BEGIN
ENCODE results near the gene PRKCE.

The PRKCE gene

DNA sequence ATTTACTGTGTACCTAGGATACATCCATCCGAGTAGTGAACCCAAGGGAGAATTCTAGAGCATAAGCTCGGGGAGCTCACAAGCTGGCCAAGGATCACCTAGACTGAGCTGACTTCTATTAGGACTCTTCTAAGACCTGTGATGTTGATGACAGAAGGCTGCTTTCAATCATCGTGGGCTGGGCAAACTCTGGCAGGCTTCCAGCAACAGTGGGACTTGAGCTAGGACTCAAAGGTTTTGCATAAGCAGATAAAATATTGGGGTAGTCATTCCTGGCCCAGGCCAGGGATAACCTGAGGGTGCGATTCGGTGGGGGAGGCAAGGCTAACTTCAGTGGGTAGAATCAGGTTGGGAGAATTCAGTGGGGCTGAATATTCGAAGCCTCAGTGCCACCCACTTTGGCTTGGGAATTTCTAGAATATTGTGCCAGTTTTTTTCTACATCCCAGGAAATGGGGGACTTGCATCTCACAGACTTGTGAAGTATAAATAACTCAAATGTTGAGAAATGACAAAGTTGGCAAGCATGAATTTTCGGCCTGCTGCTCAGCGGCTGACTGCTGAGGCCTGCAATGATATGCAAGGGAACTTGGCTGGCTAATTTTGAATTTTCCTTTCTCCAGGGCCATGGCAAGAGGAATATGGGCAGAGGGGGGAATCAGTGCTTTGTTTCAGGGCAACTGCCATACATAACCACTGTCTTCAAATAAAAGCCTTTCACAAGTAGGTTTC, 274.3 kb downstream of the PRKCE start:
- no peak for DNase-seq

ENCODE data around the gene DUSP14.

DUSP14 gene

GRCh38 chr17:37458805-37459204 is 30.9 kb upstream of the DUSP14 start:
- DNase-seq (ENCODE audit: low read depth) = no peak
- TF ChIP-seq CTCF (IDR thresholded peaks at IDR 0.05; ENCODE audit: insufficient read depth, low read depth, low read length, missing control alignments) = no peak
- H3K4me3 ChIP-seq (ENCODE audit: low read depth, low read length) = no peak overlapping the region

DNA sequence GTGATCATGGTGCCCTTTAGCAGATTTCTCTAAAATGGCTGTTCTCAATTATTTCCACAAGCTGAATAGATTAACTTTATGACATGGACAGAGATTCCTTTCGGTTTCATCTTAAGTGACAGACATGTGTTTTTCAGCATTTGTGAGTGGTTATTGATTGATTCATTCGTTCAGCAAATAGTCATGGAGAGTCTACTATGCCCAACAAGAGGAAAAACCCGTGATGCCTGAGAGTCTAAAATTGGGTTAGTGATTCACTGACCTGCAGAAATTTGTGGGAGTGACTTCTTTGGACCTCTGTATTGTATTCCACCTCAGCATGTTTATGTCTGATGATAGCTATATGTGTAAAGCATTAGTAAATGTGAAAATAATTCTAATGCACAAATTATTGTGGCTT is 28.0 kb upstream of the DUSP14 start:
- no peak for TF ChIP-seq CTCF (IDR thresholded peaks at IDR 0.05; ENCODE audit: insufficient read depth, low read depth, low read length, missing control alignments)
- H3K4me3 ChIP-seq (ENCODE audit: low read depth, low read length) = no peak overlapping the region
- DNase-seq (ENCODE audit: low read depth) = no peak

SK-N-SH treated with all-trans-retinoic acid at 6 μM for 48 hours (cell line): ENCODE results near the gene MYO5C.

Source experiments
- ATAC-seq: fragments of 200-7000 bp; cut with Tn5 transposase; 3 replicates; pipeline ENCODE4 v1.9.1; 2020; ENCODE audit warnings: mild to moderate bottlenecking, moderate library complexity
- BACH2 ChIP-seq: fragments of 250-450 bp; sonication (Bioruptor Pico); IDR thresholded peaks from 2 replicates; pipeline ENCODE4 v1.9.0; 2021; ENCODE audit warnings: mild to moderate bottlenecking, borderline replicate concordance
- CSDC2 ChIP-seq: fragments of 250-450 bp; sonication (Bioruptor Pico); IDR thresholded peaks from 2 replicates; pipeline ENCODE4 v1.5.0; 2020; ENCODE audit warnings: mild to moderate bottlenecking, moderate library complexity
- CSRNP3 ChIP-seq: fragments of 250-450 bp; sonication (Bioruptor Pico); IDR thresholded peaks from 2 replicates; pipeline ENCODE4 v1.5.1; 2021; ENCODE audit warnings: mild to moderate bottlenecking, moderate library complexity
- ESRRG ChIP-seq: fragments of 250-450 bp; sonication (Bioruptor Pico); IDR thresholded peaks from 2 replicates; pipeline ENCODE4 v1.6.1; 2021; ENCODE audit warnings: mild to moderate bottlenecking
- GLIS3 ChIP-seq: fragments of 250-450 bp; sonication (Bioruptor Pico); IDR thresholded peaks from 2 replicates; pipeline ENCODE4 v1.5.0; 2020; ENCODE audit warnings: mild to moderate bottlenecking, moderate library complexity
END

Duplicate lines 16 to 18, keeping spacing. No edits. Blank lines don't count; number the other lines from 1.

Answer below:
Source experiments
- ATAC-seq: fragments of 200-7000 bp; cut with Tn5 transposase; 3 replicates; pipeline ENCODE4 v1.9.1; 2020; ENCODE audit warnings: mild to moderate bottlenecking, moderate library complexity
- BACH2 ChIP-seq: fragments of 250-450 bp; sonication (Bioruptor Pico); IDR thresholded peaks from 2 replicates; pipeline ENCODE4 v1.9.0; 2021; ENCODE audit warnings: mild to moderate bottlenecking, borderline replicate concordance